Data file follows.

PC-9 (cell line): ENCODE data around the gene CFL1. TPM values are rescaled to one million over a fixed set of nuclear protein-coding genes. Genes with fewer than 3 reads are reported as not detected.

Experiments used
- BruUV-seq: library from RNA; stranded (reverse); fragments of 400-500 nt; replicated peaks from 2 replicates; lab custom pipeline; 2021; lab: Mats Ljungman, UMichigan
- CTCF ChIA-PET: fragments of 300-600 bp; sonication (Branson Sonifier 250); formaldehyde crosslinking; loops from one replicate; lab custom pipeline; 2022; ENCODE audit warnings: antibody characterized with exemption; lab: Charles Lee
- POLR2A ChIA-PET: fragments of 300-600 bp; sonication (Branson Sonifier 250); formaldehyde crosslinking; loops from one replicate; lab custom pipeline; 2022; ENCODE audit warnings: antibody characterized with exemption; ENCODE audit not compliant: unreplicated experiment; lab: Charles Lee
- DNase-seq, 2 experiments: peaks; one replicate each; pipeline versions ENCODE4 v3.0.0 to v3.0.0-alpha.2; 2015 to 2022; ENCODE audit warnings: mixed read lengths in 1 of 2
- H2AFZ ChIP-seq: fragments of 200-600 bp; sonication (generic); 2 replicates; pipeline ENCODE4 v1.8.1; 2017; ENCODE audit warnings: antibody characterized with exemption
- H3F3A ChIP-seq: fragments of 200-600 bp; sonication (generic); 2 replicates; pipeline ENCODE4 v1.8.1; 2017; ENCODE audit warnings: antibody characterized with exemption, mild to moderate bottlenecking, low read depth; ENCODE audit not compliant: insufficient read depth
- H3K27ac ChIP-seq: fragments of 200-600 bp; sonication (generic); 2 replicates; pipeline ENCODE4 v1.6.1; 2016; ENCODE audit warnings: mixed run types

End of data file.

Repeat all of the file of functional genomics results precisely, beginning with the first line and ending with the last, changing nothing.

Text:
PC-9 (cell line): ENCODE data around the gene CFL1. TPM values are rescaled to one million over a fixed set of nuclear protein-coding genes. Genes with fewer than 3 reads are reported as not detected.

Experiments used
- BruUV-seq: library from RNA; stranded (reverse); fragments of 400-500 nt; replicated peaks from 2 replicates; lab custom pipeline; 2021; lab: Mats Ljungman, UMichigan
- CTCF ChIA-PET: fragments of 300-600 bp; sonication (Branson Sonifier 250); formaldehyde crosslinking; loops from one replicate; lab custom pipeline; 2022; ENCODE audit warnings: antibody characterized with exemption; lab: Charles Lee
- POLR2A ChIA-PET: fragments of 300-600 bp; sonication (Branson Sonifier 250); formaldehyde crosslinking; loops from one replicate; lab custom pipeline; 2022; ENCODE audit warnings: antibody characterized with exemption; ENCODE audit not compliant: unreplicated experiment; lab: Charles Lee
- DNase-seq, 2 experiments: peaks; one replicate each; pipeline versions ENCODE4 v3.0.0 to v3.0.0-alpha.2; 2015 to 2022; ENCODE audit warnings: mixed read lengths in 1 of 2
- H2AFZ ChIP-seq: fragments of 200-600 bp; sonication (generic); 2 replicates; pipeline ENCODE4 v1.8.1; 2017; ENCODE audit warnings: antibody characterized with exemption
- H3F3A ChIP-seq: fragments of 200-600 bp; sonication (generic); 2 replicates; pipeline ENCODE4 v1.8.1; 2017; ENCODE audit warnings: antibody characterized with exemption, mild to moderate bottlenecking, low read depth; ENCODE audit not compliant: insufficient read depth
- H3K27ac ChIP-seq: fragments of 200-600 bp; sonication (generic); 2 replicates; pipeline ENCODE4 v1.6.1; 2016; ENCODE audit warnings: mixed run types